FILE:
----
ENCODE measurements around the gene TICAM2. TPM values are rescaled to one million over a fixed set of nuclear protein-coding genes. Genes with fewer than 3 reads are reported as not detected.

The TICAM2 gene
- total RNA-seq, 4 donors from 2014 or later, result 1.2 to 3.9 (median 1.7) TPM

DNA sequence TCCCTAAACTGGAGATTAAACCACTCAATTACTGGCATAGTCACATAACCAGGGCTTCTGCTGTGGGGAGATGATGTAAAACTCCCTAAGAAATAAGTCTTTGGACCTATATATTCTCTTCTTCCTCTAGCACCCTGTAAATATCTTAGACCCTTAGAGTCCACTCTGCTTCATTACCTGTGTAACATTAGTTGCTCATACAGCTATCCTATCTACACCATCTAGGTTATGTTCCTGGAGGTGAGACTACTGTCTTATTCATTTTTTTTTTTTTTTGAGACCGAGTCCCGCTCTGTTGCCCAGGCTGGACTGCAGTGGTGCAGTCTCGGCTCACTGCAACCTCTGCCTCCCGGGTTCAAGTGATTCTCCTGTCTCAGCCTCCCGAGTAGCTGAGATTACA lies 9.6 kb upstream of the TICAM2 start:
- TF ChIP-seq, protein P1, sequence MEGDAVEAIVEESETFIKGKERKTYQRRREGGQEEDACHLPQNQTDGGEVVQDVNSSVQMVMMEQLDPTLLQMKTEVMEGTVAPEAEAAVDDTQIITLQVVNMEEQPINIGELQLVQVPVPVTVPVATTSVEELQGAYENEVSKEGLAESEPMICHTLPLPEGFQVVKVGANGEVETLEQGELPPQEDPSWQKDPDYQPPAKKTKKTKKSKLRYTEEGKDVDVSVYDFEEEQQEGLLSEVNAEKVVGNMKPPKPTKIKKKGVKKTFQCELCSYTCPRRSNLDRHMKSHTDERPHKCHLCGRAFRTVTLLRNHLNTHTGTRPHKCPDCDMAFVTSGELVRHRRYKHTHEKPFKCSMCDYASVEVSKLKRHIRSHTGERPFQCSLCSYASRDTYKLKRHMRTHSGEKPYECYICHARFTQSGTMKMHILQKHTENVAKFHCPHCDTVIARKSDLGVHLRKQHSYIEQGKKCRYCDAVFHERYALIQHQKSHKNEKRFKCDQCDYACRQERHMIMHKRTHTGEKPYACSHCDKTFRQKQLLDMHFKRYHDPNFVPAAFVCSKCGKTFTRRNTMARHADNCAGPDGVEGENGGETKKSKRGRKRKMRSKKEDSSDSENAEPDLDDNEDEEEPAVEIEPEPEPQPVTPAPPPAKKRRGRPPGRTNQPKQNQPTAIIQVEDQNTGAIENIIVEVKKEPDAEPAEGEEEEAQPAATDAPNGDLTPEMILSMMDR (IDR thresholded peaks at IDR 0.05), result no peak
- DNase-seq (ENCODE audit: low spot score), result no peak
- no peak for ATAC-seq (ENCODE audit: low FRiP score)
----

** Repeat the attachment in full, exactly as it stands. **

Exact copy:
ENCODE measurements around the gene TICAM2. TPM values are rescaled to one million over a fixed set of nuclear protein-coding genes. Genes with fewer than 3 reads are reported as not detected.

The TICAM2 gene
- total RNA-seq, 4 donors from 2014 or later, result 1.2 to 3.9 (median 1.7) TPM

DNA sequence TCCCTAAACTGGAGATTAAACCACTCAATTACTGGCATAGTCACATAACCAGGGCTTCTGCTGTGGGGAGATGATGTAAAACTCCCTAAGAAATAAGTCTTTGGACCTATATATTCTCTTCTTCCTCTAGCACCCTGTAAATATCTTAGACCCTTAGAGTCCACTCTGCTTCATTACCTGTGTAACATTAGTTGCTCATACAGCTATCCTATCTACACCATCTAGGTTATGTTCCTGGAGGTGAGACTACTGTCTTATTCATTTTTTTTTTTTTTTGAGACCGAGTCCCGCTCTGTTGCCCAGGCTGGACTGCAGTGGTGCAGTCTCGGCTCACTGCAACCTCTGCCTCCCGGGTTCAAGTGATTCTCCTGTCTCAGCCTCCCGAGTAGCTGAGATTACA lies 9.6 kb upstream of the TICAM2 start:
- TF ChIP-seq, protein P1, sequence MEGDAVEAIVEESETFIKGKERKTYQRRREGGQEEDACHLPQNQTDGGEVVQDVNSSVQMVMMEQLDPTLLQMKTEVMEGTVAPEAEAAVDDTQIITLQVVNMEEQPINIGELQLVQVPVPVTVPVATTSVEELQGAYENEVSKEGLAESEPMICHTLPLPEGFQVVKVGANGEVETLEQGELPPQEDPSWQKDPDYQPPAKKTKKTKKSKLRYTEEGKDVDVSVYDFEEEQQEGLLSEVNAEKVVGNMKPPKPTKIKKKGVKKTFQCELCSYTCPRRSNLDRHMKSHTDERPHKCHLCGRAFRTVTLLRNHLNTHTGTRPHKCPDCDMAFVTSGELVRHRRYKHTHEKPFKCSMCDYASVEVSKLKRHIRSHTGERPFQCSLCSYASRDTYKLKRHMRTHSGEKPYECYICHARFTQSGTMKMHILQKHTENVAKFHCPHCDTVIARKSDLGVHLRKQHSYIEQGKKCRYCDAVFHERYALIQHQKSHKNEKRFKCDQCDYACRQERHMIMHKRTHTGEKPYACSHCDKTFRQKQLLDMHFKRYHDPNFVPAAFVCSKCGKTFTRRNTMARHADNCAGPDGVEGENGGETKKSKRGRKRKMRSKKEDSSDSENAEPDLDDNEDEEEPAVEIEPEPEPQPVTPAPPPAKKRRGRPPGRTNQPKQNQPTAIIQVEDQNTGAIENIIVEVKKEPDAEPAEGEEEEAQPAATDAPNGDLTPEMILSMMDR (IDR thresholded peaks at IDR 0.05), result no peak
- DNase-seq (ENCODE audit: low spot score), result no peak
- no peak for ATAC-seq (ENCODE audit: low FRiP score)